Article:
Mumbai Police's Hi-Fi Enfields gathering rust just one year on
The 'multipurpose' motorcycles, introduced last year, have become a white elephant for the force with many arguing that they were better off without it
While the image of cops zooming on Mumbai's roads in their Bullets might make one green with envy, it appears that the men in khakhi are yet to warm up to the idea of riding on one. The 'multipurpose' motorcycles, introduced last year, have become a white elephant for the force with many arguing that they were better off without it.
Constables using the bikes claim they require a lot of maintenance
In December 2016, the Mumbai Police acquired 276 Royal Enfield 350 CC bikes, at the cost of around R1.25 lakh each.
Currently, every police station has got two bikes each for patrolling duties. The bikes are equipped with speakers, LED lights, a first-aid box and a radio kit, which relays messages from the control room.
While the snazzy-looking bikes have given the police force a new avatar, à la the New York Police Department, cops using it here, think otherwise. "Around a year ago, when I got my hands on the Bullet, I felt like my dream had come true. But, now, this bike feels like a burden. The frequent maintenance work it requires, has begun to get to my nerves," said a constable attached with a police station in the Western region.
Another constable, on condition of anonymity, said, "The problem with the Bullet is that it's heavy. So, constables with lean bodies can't ride on it. Also, it's very difficult to ride these bikes in Mumbai's traffic."
Atul Patil, additional commissioner of motor transport department of the Mumbai Police admits to have received a lot of queries from constables, regarding the maintenance of the bikes. "The Bullet needs a lot of work, but that's where our job starts. If riders have any issue with the vehicle, they must report it to us, and we will have the problem fixed," Patil said.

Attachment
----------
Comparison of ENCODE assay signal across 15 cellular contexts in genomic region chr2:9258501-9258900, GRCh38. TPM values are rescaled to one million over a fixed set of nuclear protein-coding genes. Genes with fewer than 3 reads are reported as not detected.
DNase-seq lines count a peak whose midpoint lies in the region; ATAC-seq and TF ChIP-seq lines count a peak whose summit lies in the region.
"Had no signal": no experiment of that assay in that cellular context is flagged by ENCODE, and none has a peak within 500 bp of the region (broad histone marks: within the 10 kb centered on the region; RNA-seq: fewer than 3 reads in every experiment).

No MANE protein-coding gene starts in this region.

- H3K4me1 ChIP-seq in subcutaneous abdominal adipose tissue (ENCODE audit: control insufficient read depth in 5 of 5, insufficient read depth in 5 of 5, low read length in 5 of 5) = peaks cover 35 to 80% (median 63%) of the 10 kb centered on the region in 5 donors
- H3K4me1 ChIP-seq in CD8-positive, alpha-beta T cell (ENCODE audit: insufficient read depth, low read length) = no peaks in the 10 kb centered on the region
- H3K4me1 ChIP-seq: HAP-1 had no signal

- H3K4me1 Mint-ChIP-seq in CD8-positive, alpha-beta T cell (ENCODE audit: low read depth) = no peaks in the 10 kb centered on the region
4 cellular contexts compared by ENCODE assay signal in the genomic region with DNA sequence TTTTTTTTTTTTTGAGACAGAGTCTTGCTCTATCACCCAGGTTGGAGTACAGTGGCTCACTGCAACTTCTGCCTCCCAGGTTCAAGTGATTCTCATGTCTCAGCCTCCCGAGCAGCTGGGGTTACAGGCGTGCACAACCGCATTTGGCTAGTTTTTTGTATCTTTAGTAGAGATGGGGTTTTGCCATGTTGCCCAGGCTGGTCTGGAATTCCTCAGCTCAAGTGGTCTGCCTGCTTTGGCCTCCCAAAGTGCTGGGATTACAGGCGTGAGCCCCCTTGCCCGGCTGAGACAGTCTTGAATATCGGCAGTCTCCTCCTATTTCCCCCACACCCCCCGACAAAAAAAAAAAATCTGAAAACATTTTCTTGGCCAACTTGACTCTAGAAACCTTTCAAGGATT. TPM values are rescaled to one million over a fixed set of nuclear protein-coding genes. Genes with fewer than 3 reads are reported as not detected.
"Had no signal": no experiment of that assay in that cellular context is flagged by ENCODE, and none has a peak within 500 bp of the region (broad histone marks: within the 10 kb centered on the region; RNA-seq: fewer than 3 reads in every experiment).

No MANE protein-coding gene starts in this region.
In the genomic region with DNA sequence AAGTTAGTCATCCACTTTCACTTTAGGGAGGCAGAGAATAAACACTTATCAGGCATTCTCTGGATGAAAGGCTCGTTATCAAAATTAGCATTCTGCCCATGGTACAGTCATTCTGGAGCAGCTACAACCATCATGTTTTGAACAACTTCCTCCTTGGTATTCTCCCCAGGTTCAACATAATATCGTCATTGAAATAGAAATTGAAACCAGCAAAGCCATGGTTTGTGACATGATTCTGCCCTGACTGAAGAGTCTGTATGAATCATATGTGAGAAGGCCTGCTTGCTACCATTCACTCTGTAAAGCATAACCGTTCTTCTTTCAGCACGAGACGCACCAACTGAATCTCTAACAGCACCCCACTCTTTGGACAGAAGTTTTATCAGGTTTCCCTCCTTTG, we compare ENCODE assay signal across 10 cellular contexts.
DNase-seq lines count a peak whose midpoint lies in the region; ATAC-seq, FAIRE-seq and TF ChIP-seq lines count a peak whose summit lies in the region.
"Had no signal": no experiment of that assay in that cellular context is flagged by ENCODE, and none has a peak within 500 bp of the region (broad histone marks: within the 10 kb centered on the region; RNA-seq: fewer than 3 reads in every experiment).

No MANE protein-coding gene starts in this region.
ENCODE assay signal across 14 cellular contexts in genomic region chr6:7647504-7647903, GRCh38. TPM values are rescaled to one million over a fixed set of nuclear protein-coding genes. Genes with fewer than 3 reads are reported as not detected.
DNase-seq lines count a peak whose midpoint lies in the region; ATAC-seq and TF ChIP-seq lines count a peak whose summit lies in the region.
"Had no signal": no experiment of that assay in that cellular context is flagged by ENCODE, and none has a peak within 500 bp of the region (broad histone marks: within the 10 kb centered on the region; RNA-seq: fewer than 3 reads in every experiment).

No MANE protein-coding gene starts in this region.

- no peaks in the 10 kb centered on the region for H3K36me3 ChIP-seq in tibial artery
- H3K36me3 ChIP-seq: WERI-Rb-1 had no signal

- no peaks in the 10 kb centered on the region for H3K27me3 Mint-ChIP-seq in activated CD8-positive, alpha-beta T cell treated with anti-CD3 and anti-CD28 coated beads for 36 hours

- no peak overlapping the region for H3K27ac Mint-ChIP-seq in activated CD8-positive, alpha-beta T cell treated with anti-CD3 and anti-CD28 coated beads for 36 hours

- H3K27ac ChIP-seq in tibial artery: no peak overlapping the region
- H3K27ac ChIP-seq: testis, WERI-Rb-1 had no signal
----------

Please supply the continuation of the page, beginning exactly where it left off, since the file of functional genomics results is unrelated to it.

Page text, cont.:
Patil added, "We keep a log and record of every bike, which comes here for maintenance and repairs. But, some constables think they will be fined or charged for damaging the vehicle. The instructions are clear, if a bike is damaged, a complaint has to be lodged first."
The swanky bikes when they first arrived
However, constables claim they'd rather avoid all the bureaucratic rigmarole. "If the bike gets damaged, we take it to the local garage and fix it, because we have to complete our rounds for the day. We can't afford to waste so much time," a constable said.
Irrespective of whether the force like these bikes or not, the motor transport department is preparing to supply two more Bullets to each police station soon.
They are, however, considering the issues with the previous model. "We will give these bikes new fittings so that they don't rust easily during monsoon. Wireless channels will be replaced by tabs, which will keep track of the vehicle and its location," said Patil.
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